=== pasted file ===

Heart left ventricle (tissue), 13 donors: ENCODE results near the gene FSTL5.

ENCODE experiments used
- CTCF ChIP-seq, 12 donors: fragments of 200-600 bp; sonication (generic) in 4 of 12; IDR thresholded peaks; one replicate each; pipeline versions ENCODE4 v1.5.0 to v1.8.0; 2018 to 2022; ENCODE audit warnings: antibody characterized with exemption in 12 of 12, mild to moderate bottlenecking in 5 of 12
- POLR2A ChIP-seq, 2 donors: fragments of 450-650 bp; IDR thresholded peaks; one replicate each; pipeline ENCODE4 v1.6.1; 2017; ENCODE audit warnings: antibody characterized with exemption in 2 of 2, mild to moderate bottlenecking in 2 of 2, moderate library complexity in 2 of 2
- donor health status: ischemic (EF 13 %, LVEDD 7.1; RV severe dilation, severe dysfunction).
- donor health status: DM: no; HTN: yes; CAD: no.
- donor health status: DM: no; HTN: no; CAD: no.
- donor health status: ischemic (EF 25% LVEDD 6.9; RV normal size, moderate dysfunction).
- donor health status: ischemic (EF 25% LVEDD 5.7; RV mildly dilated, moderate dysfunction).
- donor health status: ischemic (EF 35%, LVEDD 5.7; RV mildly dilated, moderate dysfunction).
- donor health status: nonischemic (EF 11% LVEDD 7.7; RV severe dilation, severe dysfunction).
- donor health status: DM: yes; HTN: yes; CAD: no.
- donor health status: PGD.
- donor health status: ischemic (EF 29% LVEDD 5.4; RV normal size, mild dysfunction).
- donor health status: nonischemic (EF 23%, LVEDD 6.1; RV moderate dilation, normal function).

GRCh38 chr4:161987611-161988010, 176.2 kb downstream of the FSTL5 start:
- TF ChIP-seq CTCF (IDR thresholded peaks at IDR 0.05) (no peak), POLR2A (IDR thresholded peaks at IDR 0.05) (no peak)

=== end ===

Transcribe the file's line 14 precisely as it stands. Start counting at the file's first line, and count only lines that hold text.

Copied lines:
- donor health status: ischemic (EF 29% LVEDD 5.4; RV normal size, mild dysfunction).